“WhatsApp Messenger is a cross-platform mobile messaging app which allows you to exchange messages without having to pay for SMS. WhatsApp Messenger is available for iPhone, BlackBerry, Android, Windows Phone and Nokia,” the developers write on the app’s website.
In an article titled, “The old order changeth and giveth way to the new: WhatsApp debuts as a means of substituted service in Ghana,” published in the Oxford University Commonwealth Law Journal, Maame A.S. Mensa-Bonsu, states that in the recent case of Kwabena Ofori Addo v Hidalgo Energy and Julian Gyimah, the High Court of Ghana, sitting as its Fast Track Division in Accra, made an order that could revolutionise access to courts and therefore, justice in Ghana.
The article however, did not indicate the date the order was made.
“It approved an application for substituted service by use of the WhatsApp mobile application — an instant messaging application available for free download online,” she writes.
The article which looks at the implications of this development for procedural efficiency in Ghana’s judicial system, commends it as positive growth in Ghana law, which could be easily and successfully adopted by similarly situated Commonwealth jurisdictions.
According to the article, the order through WhatsApp became necessary when several attempts made to serve the defendants in a litigation resulting from a contract, fell through.
The article notes that the plaintiff and the defendant entered into a contract for the supply of furniture from Turkey. The contract negotiations were conducted entirely via WhatsApp. The parties fell out and the plaintiff took out a writ at the High Court. After several attempts to serve the defendants in vain, the plaintiff applied for the order in question.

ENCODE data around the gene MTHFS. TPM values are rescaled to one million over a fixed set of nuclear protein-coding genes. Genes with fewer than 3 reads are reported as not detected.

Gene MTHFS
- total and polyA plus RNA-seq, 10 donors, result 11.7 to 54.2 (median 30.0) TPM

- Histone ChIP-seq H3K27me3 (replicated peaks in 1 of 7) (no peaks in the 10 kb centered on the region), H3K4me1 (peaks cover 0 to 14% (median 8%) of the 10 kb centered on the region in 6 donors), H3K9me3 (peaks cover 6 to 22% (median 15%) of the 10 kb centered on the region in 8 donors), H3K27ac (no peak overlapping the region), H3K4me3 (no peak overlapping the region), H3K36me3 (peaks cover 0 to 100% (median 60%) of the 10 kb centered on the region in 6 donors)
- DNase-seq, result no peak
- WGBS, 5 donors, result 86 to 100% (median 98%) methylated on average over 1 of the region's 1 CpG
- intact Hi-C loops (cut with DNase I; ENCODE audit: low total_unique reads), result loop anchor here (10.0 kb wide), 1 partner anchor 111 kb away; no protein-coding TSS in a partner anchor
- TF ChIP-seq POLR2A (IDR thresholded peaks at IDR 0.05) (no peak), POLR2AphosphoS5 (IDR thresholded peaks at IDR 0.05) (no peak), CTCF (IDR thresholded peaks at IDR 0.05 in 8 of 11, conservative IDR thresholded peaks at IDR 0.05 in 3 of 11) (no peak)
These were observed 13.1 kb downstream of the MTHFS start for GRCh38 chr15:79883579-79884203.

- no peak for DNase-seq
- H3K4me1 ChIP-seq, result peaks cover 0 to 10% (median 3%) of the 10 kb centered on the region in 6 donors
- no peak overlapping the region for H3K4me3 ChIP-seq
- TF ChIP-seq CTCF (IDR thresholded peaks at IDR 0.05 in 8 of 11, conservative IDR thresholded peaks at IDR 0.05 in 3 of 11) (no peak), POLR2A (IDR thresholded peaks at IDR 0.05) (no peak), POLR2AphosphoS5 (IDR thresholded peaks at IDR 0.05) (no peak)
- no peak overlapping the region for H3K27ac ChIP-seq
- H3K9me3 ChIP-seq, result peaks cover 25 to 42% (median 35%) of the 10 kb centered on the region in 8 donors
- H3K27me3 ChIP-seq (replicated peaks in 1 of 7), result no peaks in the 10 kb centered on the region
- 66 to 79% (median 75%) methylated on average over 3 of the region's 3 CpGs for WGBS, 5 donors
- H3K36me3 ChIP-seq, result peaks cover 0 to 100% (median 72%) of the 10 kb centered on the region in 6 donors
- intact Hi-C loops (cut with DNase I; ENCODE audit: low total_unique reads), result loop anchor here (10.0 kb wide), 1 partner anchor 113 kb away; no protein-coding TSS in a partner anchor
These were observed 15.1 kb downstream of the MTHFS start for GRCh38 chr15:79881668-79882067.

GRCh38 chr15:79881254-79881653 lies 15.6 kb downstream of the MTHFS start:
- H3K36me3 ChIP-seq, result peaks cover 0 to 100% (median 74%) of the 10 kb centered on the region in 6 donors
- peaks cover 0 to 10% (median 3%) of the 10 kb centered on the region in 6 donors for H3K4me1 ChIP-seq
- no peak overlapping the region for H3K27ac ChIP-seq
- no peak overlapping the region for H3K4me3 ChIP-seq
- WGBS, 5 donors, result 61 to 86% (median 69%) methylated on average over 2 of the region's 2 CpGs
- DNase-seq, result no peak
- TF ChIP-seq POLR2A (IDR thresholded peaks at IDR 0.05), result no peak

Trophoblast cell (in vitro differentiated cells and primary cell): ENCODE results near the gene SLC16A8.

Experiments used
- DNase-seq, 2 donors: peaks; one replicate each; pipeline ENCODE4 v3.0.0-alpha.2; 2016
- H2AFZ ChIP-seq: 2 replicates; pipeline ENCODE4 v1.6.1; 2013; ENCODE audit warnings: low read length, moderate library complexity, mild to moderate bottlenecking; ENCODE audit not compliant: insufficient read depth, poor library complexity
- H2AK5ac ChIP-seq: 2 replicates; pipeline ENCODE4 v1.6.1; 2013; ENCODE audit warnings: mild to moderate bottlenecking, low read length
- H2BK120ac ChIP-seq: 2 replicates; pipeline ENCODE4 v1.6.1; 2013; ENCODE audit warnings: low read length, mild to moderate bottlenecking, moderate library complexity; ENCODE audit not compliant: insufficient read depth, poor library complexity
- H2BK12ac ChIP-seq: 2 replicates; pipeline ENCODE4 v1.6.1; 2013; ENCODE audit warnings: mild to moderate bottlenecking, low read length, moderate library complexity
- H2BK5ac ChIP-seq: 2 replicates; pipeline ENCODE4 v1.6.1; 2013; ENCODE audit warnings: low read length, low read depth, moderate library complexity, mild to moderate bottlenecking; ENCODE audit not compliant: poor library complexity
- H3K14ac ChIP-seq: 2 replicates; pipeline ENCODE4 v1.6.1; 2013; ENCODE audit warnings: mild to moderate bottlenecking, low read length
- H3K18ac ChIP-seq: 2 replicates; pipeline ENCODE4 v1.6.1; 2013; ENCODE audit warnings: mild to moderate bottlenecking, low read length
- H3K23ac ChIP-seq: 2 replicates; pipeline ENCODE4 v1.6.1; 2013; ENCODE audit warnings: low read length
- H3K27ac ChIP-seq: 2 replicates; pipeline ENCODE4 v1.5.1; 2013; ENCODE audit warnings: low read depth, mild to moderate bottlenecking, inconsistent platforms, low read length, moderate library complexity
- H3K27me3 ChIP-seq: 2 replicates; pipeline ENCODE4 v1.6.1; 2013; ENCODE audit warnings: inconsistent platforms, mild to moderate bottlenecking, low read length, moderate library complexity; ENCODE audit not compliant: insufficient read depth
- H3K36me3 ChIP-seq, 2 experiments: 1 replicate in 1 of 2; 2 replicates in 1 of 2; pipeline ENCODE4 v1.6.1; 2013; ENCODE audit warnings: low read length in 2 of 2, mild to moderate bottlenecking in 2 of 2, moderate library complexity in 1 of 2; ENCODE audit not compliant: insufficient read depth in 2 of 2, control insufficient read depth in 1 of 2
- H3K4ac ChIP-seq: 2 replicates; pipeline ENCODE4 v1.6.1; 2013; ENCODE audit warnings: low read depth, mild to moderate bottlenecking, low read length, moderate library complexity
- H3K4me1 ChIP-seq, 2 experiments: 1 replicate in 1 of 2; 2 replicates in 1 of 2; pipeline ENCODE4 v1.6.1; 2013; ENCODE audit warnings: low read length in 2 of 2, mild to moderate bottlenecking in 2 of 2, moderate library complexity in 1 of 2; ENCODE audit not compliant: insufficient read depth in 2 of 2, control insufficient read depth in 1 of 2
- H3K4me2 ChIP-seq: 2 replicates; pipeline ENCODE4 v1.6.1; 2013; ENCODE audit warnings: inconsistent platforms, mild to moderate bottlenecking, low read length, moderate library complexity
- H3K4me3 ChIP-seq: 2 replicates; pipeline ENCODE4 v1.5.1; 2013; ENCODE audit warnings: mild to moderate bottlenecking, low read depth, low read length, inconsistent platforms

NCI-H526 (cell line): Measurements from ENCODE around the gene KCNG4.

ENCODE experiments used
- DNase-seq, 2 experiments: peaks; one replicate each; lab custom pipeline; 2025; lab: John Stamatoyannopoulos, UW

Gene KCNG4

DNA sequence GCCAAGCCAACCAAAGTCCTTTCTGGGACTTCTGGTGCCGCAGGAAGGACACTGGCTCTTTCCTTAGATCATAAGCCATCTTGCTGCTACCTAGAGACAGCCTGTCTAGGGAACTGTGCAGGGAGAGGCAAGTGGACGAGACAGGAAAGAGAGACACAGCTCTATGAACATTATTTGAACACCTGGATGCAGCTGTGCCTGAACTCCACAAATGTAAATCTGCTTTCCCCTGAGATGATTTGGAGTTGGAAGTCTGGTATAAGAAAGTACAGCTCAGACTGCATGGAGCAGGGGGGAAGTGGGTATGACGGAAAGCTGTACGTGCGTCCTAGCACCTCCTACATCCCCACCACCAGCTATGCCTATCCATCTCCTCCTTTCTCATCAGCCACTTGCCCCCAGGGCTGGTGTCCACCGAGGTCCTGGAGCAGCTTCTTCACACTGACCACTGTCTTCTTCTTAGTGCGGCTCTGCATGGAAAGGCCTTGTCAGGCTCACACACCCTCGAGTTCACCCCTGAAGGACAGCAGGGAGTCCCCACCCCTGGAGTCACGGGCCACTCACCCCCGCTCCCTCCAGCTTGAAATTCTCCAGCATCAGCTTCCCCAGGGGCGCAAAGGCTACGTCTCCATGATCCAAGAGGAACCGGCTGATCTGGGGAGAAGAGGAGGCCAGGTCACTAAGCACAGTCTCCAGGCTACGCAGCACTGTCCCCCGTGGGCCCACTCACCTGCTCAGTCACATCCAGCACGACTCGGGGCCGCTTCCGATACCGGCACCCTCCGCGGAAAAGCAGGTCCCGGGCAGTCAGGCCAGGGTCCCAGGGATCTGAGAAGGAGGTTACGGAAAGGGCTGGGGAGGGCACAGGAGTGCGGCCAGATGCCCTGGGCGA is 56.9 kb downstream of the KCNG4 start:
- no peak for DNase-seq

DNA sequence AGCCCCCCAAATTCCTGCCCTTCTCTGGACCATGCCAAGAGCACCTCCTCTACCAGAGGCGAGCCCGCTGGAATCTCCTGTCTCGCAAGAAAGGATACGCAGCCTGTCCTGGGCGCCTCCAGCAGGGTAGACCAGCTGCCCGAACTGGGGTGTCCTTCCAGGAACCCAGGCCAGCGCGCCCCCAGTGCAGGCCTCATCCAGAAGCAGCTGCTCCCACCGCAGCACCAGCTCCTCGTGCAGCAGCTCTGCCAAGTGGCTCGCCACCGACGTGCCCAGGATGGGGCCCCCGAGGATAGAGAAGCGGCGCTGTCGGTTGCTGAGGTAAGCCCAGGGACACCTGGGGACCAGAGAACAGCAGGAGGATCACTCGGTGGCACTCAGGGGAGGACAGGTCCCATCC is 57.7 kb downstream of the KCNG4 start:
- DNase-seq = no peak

The writer cites a common occurrence in Ghana where the service of a writ must ordinarily be personal, but often a defendant would be elusive, leading to significant delay.
The author also argues that the adoption of social media tools in Ghana’s legal system would not only cut down costs, but it would enable access to justice by most Ghanaians who also use mobile technology.
This is not the first time a court has ordered a service via social media tools.
In December 2008, the BBC reported that an Australian couple were served with legal documents via the popular social networking site Facebook.
In October, 2009 a Britain High Court ordered its first injunction via Twitter, saying the social website and micro-blogging service was the best way to reach an anonymous Tweeter who had been impersonating someone, Reuters reported. And then in April 2015, in what the Daily News of New York described as a landmark ruling, a Manhattan Supreme Court Justice Matthew Cooper allowed a nurse named Ellanora Baidoo to serve her elusive husband with divorce papers via a Facebook message.
The woman got the judge’s approval to legally change her relationship status to “single” via Facebook.
By Emmanuel K. Dogbevi
Copyright © 2015 by Creative Imaginations Publicity
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